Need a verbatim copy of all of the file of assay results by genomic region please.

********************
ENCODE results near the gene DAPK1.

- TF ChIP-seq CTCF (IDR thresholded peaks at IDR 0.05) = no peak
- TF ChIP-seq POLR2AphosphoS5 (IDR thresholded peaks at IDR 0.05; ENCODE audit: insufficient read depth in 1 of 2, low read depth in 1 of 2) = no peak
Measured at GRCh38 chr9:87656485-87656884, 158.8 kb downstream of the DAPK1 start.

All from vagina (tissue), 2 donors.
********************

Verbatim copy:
ENCODE results near the gene DAPK1.

- TF ChIP-seq CTCF (IDR thresholded peaks at IDR 0.05) = no peak
- TF ChIP-seq POLR2AphosphoS5 (IDR thresholded peaks at IDR 0.05; ENCODE audit: insufficient read depth in 1 of 2, low read depth in 1 of 2) = no peak
Measured at GRCh38 chr9:87656485-87656884, 158.8 kb downstream of the DAPK1 start.

All from vagina (tissue), 2 donors.